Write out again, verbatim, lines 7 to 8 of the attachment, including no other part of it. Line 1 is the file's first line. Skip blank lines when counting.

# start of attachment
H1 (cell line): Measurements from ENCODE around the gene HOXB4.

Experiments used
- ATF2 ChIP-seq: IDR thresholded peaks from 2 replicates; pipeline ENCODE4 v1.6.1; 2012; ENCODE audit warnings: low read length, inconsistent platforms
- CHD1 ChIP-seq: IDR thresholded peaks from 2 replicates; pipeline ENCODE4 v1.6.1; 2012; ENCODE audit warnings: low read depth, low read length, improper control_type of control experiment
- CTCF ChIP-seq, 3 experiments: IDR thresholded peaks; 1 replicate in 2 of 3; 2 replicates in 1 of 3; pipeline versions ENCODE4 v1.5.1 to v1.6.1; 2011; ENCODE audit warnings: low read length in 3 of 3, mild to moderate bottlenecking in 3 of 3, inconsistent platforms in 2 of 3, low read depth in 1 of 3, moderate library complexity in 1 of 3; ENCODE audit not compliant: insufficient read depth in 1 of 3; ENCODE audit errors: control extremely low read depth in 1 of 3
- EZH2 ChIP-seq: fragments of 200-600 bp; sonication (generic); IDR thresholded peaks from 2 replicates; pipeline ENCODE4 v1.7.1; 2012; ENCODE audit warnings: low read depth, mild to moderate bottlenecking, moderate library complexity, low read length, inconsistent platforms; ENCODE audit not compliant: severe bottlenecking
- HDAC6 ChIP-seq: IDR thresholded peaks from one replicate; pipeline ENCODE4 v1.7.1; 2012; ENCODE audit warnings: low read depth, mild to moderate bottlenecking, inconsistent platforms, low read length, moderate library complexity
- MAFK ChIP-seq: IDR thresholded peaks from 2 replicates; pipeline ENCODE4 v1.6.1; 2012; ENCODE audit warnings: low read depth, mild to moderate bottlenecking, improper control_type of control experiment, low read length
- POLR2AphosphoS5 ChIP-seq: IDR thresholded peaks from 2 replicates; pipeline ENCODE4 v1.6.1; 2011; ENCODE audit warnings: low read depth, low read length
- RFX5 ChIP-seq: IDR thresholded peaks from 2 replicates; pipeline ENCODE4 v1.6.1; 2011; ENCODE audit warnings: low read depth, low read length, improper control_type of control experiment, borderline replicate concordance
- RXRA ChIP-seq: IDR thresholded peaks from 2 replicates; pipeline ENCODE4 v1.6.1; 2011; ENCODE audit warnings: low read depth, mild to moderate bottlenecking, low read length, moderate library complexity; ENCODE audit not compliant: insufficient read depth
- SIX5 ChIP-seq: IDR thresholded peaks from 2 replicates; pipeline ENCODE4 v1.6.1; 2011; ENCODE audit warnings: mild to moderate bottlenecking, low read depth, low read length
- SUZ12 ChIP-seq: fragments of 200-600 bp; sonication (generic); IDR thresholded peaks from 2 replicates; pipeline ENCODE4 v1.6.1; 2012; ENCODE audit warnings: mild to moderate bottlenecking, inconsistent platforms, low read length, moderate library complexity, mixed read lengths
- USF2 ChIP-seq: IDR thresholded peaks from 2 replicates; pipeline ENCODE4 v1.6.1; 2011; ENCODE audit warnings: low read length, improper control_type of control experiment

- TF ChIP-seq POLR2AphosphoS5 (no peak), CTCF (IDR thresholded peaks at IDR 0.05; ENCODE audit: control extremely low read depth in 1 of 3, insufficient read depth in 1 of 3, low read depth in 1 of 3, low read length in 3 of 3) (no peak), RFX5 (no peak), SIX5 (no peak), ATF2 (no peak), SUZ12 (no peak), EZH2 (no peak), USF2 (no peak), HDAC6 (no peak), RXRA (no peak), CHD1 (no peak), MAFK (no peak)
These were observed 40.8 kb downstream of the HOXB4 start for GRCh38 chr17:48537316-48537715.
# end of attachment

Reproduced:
- HDAC6 ChIP-seq: IDR thresholded peaks from one replicate; pipeline ENCODE4 v1.7.1; 2012; ENCODE audit warnings: low read depth, mild to moderate bottlenecking, inconsistent platforms, low read length, moderate library complexity
- MAFK ChIP-seq: IDR thresholded peaks from 2 replicates; pipeline ENCODE4 v1.6.1; 2012; ENCODE audit warnings: low read depth, mild to moderate bottlenecking, improper control_type of control experiment, low read length